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Black Cultural Production after Civil Rights$
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Robert J. Patterson

Print publication date: 2019

Print ISBN-13: 9780252042775

Published to Illinois Scholarship Online: May 2020

DOI: 10.5622/illinois/9780252042775.001.0001

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A Woman’s Trip

A Woman’s Trip

Domestic Violence and Black Feminist Healing in Ntozake Shange’s for colored girls

Chapter:
(p.225) Chapter 10 A Woman’s Trip
Source:
Black Cultural Production after Civil Rights
Author(s):

Soyica Diggs Colbert

Publisher:
University of Illinois Press
DOI:10.5622/illinois/9780252042775.003.0011

This essay examines how the production, consumption, and adaptation of Shange’s play impacts black feminist collectivity as a response to communal violence. In For Colored Girls, an adaptation, filmmaker Tyler Perry commercializes Shange’s work, translating the radical form of the choreopoem into melodrama and normalizing the story of violence against women. In the decades between the premiere of the play (1974) and the debut of Perry’s film (2009), black feminists confront neoliberal assaults on collectivity. The adaptation of the play evidences the cultural impact of neoliberalism’s focus on individualism, transforming Shange’s play from a black feminist sacred object into a commercial one.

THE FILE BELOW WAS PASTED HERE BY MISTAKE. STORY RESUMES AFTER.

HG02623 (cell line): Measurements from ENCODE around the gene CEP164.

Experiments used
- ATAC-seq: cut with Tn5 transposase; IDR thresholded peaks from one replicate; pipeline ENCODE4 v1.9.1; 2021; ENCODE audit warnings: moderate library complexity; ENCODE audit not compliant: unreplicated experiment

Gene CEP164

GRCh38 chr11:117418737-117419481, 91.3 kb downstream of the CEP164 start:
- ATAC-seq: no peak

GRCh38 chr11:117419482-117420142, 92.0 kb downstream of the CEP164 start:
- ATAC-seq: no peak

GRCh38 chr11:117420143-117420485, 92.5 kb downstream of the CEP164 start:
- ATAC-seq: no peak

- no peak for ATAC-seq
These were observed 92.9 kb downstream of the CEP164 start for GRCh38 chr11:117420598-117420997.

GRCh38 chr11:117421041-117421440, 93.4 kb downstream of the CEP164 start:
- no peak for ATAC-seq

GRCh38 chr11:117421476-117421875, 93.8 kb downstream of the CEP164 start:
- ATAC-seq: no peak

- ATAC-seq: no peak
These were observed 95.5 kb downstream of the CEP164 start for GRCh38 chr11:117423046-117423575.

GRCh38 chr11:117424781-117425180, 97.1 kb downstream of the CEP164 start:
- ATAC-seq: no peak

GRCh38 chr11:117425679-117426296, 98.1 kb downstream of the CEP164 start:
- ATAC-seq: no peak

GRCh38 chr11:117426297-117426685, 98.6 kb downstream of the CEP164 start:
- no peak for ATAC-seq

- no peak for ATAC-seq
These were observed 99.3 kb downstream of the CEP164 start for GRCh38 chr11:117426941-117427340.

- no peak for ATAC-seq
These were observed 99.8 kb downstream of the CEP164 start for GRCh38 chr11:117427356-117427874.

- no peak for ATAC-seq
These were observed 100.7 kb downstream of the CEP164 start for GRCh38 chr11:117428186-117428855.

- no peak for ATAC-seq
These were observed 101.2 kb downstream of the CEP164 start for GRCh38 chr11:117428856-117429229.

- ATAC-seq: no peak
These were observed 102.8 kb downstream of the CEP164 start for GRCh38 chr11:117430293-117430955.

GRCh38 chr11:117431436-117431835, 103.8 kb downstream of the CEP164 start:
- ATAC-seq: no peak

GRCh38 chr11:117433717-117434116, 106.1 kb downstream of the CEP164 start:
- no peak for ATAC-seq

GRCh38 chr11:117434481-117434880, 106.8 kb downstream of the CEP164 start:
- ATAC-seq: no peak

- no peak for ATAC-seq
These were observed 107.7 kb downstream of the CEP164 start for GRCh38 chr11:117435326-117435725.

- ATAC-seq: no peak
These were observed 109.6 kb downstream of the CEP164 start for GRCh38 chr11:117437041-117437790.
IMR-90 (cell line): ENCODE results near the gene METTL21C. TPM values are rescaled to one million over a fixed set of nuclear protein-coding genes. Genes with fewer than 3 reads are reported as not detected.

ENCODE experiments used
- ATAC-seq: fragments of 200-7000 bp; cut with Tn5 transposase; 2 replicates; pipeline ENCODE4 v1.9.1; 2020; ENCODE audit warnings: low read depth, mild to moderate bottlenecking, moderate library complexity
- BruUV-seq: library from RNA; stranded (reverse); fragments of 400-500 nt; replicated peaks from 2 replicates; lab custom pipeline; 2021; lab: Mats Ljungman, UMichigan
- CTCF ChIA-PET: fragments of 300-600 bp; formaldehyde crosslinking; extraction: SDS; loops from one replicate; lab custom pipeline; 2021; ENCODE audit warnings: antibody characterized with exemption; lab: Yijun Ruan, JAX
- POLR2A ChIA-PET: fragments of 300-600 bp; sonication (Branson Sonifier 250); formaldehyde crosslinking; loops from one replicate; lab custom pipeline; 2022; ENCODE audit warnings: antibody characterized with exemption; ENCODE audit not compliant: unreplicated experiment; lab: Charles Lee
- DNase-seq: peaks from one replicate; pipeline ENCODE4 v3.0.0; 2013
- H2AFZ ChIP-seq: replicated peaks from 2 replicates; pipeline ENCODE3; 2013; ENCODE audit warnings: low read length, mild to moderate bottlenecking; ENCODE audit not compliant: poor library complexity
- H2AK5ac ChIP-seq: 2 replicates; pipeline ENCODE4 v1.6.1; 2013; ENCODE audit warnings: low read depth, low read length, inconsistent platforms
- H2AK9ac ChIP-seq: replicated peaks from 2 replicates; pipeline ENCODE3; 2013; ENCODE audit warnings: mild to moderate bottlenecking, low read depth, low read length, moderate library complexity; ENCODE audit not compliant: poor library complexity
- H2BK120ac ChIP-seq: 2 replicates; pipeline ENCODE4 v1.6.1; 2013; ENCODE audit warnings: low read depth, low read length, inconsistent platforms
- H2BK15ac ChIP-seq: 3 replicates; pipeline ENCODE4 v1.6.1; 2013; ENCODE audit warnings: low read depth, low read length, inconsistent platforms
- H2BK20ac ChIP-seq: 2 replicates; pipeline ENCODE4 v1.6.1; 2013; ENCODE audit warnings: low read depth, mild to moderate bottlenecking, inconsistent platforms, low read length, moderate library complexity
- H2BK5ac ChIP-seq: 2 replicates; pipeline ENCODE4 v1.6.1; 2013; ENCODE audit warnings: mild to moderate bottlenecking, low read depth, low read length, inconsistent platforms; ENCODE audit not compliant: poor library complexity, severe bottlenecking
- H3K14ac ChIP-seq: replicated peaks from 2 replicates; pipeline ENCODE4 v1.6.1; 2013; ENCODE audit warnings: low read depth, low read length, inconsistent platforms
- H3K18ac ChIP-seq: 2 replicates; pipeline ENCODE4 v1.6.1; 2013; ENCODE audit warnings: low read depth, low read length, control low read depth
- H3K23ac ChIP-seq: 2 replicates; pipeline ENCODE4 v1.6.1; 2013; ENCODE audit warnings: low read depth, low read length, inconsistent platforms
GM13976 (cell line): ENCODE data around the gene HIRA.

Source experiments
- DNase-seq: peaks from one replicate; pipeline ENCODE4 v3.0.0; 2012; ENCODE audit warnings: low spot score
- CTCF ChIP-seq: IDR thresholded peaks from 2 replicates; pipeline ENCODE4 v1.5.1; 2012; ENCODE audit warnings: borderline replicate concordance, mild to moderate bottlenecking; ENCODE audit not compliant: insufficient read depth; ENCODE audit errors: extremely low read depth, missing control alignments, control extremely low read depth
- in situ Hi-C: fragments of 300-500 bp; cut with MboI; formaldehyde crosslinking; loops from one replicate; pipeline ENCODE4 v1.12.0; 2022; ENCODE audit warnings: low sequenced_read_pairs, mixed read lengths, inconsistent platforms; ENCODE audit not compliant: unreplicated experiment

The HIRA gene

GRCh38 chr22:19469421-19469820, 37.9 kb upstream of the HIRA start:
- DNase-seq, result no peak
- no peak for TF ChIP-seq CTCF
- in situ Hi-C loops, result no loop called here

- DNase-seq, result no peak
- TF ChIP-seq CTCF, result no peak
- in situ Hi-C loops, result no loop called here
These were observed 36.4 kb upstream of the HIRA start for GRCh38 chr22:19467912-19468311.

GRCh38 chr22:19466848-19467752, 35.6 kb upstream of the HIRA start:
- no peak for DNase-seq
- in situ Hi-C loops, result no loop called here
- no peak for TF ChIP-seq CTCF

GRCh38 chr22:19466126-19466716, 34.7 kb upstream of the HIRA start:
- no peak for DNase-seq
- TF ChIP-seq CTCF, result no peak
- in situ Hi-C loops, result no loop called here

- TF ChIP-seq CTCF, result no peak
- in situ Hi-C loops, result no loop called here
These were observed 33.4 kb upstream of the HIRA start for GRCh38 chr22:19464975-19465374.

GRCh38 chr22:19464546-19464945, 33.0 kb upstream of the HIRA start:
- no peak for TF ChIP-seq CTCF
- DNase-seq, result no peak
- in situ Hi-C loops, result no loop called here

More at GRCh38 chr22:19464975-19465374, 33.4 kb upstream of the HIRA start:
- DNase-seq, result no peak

Keywords:   For Colored Girls, Ntozake Shange, black feminism, black feminist, neoliberalism, Tyler Perry, collectivity, choreopoem

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